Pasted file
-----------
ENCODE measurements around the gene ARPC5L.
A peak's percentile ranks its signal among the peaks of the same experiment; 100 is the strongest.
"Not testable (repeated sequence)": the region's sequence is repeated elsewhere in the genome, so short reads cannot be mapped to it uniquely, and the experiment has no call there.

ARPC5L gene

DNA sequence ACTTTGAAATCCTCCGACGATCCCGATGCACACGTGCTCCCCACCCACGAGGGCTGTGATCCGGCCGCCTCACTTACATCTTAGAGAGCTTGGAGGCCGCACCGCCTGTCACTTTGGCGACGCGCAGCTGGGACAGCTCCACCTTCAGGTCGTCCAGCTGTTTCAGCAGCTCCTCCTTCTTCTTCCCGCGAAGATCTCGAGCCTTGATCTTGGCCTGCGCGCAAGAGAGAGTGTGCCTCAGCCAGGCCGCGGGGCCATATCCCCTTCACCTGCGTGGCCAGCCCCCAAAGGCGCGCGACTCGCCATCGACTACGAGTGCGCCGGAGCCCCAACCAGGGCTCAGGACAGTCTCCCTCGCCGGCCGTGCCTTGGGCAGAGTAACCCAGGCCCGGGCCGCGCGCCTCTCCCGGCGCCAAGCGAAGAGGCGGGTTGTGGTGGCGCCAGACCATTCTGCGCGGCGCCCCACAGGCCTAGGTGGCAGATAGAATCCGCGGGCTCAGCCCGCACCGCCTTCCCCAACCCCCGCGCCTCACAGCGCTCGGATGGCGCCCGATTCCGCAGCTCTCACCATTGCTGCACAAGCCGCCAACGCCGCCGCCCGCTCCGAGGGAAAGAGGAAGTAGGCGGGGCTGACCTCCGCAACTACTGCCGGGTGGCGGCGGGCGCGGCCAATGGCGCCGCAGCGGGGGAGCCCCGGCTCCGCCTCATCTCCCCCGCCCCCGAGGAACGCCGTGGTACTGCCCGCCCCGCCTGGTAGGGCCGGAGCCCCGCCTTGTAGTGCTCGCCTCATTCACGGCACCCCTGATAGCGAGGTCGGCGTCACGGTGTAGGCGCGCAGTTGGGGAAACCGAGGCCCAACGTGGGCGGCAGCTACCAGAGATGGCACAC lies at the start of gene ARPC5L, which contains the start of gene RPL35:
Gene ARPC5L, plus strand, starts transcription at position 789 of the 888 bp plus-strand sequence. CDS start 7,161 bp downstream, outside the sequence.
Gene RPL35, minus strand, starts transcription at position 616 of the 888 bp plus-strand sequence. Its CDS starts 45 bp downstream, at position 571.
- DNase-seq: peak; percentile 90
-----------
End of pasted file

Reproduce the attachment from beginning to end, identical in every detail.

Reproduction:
ENCODE measurements around the gene ARPC5L.
A peak's percentile ranks its signal among the peaks of the same experiment; 100 is the strongest.
"Not testable (repeated sequence)": the region's sequence is repeated elsewhere in the genome, so short reads cannot be mapped to it uniquely, and the experiment has no call there.

ARPC5L gene

DNA sequence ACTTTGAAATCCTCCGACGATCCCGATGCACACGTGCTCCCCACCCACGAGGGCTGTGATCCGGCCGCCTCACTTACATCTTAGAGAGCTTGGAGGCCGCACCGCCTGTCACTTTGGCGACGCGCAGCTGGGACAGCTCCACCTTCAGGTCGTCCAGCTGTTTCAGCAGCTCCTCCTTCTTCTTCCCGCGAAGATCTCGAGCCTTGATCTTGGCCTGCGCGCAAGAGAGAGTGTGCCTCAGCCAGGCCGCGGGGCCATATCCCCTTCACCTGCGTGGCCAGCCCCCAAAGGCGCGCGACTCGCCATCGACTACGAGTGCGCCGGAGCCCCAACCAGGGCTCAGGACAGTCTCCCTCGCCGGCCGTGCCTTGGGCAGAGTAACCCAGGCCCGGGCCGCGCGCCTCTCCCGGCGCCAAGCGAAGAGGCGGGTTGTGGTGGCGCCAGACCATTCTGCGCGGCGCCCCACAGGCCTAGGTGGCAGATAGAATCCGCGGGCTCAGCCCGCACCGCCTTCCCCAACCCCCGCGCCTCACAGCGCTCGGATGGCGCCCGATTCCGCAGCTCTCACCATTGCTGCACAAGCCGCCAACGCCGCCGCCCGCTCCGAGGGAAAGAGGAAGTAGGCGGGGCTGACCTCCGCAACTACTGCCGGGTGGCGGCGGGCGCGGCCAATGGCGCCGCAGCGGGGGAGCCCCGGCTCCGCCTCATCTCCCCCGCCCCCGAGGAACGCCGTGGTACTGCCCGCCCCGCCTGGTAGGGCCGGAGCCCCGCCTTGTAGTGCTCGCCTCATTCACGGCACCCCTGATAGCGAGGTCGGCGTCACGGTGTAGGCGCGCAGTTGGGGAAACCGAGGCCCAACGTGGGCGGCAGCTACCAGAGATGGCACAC lies at the start of gene ARPC5L, which contains the start of gene RPL35:
Gene ARPC5L, plus strand, starts transcription at position 789 of the 888 bp plus-strand sequence. CDS start 7,161 bp downstream, outside the sequence.
Gene RPL35, minus strand, starts transcription at position 616 of the 888 bp plus-strand sequence. Its CDS starts 45 bp downstream, at position 571.
- DNase-seq: peak; percentile 90